BikerChris Active Member

    Well i cant help with baby sitting but it might be good to know that the normal depth of water pipes should be 750mm or deeper to avoid freezing (though you would think 2 foot/600mm is good enough that you have). I wonder if when its cold the pipes are really struggling, god worst case they could even be a bit frozen over night.

    I would like to suggest something stupid - if you didnt wanna wait til summer, get as much hot water as you can and pour it on the ground above the external pipes. give it a half hour (may be an hour) and then start up the boiler and see if its the noisy sod it normally is. if it isn't, that could help pin point...may be?

    disclaimer, this is a strange idea and i have never tried or tested it before!
     
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  14. Chuck eastwood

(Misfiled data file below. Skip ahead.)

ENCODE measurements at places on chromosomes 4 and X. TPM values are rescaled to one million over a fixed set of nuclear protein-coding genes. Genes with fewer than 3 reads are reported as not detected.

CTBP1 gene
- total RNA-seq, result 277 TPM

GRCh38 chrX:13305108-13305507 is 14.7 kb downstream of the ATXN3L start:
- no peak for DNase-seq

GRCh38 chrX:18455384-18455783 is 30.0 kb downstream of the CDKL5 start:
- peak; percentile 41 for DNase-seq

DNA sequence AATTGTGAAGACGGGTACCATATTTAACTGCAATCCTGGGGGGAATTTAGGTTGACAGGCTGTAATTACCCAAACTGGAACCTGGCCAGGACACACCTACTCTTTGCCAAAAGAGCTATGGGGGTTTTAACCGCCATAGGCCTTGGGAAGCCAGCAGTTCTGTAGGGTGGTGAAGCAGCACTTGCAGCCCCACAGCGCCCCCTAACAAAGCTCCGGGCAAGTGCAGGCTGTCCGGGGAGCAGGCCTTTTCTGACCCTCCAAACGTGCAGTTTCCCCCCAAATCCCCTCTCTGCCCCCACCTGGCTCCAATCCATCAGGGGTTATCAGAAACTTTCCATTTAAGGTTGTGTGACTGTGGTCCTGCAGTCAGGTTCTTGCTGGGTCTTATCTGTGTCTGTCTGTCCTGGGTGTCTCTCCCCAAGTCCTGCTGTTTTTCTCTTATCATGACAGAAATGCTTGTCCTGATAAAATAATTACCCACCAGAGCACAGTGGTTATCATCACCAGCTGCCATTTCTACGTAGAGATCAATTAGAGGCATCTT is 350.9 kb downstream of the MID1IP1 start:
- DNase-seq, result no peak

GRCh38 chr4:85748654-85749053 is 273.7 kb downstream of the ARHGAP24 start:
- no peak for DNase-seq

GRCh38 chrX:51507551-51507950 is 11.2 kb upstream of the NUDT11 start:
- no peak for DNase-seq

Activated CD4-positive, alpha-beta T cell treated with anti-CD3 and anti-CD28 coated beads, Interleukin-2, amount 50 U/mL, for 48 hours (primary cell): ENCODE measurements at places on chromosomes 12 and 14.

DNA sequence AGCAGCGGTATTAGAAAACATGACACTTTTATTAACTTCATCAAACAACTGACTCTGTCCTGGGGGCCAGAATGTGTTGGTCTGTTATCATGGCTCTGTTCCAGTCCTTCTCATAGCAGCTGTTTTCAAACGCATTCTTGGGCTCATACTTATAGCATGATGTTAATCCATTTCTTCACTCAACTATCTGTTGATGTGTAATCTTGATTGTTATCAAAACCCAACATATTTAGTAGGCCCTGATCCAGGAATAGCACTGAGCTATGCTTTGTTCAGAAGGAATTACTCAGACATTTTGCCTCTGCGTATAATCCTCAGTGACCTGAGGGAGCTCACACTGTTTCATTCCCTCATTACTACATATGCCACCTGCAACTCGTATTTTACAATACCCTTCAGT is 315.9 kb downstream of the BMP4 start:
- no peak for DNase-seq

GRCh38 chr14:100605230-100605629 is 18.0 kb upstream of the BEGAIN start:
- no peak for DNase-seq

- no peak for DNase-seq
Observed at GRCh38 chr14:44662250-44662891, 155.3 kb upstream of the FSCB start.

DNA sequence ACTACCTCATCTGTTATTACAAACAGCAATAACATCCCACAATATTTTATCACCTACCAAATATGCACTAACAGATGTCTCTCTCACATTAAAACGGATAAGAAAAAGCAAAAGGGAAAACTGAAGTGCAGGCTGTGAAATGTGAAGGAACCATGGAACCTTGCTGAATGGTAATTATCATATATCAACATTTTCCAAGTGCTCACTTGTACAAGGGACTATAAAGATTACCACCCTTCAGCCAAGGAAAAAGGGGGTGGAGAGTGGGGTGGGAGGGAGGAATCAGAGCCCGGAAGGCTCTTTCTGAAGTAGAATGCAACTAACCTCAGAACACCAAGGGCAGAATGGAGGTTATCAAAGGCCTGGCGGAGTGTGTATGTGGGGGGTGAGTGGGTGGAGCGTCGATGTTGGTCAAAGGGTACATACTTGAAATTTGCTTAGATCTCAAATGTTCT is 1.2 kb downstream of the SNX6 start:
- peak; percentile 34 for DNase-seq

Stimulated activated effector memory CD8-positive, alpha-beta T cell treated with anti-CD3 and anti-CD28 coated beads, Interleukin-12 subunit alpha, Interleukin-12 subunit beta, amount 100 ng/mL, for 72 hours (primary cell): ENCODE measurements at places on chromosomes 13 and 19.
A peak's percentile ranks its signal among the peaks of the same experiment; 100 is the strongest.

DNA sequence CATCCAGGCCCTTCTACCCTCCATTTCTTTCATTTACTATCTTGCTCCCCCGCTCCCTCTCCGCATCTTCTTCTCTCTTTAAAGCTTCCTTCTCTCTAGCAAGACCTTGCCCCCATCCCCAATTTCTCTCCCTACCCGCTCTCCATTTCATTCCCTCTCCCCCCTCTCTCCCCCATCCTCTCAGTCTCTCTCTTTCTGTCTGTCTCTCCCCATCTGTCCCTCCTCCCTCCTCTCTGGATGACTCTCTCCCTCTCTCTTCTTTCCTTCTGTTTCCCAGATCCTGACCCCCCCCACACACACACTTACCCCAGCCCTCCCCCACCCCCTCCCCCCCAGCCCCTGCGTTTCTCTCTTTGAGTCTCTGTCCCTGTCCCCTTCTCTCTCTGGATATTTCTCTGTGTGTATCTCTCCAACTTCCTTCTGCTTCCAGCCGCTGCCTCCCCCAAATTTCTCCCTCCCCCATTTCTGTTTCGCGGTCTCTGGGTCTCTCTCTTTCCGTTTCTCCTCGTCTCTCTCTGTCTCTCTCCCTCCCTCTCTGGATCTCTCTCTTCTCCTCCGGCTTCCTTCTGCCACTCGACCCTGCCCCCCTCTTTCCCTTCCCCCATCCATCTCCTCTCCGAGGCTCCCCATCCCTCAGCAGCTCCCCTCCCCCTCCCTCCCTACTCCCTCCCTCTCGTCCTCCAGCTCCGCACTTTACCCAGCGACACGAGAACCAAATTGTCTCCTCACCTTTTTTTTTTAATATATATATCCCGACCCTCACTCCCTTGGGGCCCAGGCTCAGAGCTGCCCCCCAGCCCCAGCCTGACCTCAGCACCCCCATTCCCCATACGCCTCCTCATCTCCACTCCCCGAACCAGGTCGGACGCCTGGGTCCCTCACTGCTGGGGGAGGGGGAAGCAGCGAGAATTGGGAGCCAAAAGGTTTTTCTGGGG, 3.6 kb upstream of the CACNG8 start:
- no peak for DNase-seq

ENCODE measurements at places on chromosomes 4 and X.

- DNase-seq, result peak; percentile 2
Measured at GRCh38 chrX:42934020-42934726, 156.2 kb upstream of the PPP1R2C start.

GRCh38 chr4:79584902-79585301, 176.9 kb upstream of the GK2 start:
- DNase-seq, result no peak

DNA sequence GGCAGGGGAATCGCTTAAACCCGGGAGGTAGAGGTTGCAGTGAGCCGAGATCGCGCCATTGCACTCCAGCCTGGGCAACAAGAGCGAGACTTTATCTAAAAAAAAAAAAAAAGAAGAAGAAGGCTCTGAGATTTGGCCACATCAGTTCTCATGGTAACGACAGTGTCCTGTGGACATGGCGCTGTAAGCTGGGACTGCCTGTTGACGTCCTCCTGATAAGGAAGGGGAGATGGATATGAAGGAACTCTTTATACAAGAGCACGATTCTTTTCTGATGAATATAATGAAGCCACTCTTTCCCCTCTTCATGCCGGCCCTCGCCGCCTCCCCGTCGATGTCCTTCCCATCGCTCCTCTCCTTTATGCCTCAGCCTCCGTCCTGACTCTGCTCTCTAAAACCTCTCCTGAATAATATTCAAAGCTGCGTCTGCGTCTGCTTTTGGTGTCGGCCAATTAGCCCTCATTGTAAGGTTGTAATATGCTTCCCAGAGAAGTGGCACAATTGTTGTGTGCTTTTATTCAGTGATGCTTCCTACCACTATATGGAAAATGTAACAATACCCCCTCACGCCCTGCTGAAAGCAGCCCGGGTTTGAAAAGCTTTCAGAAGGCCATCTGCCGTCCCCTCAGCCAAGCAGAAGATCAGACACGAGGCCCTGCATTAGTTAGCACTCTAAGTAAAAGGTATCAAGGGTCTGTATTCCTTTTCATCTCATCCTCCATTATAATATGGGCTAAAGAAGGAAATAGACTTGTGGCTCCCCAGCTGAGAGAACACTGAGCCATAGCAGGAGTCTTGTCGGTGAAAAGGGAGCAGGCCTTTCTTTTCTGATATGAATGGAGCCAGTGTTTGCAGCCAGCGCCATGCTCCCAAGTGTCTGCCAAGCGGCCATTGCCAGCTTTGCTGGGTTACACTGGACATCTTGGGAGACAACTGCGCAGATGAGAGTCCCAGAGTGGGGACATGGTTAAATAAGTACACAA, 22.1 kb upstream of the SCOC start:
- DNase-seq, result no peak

Chuck eastwood New Member


    Lol no suggestion is stupid but in this case with the insulation on the flow/return pipes water temp isn't an issue. Also the pipes if fitted and securecrd correctly shouldn't bang regardless of temp. I can easily isolate the outside boiler and just have the heater rad water coming from the wood burning stove. All water would begin circulating at room temp. Temp gauges on feed/return are generally at 20 degrees before firing it up and I'll still have the same banging upstairs
     
  15. BikerChris

    BikerChris Active Member

    oh i dunno, it was pretty high up there in the stupidmeter :) ah well it was worth a suggestion but like you say, it is not going to be the cause.

    may be try doing the things I mentioned before, be interesting to know the outcome - and a relief for you!